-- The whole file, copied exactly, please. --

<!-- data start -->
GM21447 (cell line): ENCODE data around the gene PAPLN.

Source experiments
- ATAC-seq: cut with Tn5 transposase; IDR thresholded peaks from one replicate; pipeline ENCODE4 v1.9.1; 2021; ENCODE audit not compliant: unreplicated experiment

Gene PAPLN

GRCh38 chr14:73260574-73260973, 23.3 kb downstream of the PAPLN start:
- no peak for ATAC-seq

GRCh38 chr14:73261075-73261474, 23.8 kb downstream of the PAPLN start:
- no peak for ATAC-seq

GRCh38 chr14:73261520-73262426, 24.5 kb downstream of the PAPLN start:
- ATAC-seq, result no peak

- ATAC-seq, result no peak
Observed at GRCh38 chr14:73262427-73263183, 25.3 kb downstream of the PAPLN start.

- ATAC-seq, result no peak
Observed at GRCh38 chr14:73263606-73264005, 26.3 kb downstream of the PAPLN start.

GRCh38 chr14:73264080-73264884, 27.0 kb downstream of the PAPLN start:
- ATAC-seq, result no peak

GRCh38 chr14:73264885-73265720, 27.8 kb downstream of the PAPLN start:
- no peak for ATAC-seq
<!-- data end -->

GM21447 (cell line): ENCODE data around the gene PAPLN.

Source experiments
- ATAC-seq: cut with Tn5 transposase; IDR thresholded peaks from one replicate; pipeline ENCODE4 v1.9.1; 2021; ENCODE audit not compliant: unreplicated experiment

Gene PAPLN

GRCh38 chr14:73260574-73260973, 23.3 kb downstream of the PAPLN start:
- no peak for ATAC-seq

GRCh38 chr14:73261075-73261474, 23.8 kb downstream of the PAPLN start:
- no peak for ATAC-seq

GRCh38 chr14:73261520-73262426, 24.5 kb downstream of the PAPLN start:
- ATAC-seq, result no peak

- ATAC-seq, result no peak
Observed at GRCh38 chr14:73262427-73263183, 25.3 kb downstream of the PAPLN start.

- ATAC-seq, result no peak
Observed at GRCh38 chr14:73263606-73264005, 26.3 kb downstream of the PAPLN start.

GRCh38 chr14:73264080-73264884, 27.0 kb downstream of the PAPLN start:
- ATAC-seq, result no peak

GRCh38 chr14:73264885-73265720, 27.8 kb downstream of the PAPLN start:
- no peak for ATAC-seq